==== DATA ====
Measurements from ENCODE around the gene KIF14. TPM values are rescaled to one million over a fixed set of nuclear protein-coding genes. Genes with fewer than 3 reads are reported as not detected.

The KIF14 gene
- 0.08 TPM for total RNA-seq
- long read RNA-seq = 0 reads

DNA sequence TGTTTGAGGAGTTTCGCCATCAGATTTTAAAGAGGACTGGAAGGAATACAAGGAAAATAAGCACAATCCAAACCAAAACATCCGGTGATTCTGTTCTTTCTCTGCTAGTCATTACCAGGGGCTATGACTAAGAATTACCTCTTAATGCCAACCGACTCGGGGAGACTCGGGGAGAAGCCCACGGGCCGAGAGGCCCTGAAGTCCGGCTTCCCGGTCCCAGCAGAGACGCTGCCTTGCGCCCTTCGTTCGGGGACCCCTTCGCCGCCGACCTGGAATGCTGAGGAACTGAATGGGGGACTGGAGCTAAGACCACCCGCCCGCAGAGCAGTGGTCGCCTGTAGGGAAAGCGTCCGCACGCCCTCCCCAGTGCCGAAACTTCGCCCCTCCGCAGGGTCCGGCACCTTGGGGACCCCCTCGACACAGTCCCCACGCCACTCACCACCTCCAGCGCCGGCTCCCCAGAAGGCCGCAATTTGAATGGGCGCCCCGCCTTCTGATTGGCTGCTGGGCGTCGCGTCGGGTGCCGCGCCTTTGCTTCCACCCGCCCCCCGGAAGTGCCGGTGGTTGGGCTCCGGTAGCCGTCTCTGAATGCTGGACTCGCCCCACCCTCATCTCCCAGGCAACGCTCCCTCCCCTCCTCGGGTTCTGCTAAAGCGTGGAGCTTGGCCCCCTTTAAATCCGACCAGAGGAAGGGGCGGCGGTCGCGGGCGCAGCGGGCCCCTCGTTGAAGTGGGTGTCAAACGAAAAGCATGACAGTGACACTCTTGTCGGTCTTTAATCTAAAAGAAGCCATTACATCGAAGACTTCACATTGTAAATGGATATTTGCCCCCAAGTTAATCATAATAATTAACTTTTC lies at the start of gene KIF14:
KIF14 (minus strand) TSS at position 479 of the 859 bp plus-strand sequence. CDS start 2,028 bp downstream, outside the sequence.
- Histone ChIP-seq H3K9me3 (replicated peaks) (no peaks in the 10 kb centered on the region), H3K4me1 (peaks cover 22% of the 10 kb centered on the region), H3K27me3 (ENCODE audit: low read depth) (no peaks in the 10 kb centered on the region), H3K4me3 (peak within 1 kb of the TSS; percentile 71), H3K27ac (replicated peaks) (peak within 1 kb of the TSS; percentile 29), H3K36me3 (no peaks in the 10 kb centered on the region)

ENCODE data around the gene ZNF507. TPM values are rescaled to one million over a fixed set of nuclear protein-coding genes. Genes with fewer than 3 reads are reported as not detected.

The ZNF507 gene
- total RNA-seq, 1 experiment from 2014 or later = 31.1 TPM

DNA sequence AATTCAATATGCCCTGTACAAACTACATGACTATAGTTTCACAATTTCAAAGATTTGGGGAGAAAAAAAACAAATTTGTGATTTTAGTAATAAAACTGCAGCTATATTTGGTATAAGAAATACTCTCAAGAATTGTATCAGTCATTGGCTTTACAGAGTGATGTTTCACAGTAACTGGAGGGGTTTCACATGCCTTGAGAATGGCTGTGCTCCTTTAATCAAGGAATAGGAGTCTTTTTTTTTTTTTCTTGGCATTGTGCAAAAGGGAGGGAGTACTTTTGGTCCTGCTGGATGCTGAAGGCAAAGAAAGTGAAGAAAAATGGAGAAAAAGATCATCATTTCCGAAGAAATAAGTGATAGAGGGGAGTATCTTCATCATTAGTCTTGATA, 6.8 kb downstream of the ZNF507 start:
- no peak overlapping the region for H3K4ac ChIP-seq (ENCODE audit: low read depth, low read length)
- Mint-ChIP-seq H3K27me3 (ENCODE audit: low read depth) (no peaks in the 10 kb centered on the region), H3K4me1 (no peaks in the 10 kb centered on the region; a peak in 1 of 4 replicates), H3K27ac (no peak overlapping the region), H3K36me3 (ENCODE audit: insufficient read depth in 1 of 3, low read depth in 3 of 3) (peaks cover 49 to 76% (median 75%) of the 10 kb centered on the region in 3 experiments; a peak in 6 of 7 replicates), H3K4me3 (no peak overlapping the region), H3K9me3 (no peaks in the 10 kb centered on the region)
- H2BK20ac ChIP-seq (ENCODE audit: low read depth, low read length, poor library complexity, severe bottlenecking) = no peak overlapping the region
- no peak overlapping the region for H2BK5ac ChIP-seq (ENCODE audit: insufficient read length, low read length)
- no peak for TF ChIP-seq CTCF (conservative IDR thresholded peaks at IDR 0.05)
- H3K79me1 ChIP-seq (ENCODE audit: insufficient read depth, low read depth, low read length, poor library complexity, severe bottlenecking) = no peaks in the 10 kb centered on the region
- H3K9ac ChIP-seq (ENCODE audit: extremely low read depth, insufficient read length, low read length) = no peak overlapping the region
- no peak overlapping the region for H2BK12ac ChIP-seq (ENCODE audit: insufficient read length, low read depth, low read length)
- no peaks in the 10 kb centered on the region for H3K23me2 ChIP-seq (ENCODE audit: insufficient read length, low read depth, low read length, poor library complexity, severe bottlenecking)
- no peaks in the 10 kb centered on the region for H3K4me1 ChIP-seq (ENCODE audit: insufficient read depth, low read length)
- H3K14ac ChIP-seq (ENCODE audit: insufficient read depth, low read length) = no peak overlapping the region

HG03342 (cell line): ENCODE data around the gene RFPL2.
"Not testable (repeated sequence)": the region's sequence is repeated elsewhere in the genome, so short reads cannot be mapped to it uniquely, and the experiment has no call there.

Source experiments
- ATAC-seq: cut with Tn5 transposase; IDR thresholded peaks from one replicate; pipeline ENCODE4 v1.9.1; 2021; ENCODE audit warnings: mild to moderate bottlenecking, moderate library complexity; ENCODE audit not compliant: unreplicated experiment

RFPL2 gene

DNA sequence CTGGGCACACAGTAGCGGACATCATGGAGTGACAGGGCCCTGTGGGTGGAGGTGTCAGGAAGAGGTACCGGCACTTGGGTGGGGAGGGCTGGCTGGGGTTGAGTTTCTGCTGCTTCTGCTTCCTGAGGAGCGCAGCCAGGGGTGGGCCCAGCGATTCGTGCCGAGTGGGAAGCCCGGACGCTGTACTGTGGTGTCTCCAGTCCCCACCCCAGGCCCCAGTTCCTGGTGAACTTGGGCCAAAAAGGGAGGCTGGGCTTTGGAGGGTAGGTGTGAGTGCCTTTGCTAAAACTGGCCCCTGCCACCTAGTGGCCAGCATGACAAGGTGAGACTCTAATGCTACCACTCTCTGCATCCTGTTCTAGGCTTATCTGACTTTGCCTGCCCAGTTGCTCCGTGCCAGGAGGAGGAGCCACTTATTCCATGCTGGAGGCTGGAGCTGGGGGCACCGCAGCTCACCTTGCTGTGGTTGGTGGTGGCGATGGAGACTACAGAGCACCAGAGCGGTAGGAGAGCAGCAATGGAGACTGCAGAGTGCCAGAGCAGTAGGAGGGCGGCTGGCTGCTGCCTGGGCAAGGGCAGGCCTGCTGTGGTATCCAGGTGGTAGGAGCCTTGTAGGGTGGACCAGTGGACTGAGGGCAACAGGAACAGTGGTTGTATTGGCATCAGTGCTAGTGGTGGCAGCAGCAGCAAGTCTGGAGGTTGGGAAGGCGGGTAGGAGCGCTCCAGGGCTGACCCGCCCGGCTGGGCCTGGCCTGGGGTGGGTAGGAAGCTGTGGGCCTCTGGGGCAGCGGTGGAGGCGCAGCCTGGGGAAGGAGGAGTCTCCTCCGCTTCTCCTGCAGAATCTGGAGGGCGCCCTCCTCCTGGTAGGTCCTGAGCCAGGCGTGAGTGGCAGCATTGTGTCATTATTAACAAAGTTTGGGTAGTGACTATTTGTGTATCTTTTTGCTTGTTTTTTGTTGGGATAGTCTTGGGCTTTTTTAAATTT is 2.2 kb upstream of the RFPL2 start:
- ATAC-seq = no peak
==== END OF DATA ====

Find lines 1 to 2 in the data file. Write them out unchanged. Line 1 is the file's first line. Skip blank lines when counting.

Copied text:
Measurements from ENCODE around the gene KIF14. TPM values are rescaled to one million over a fixed set of nuclear protein-coding genes. Genes with fewer than 3 reads are reported as not detected.

The KIF14 gene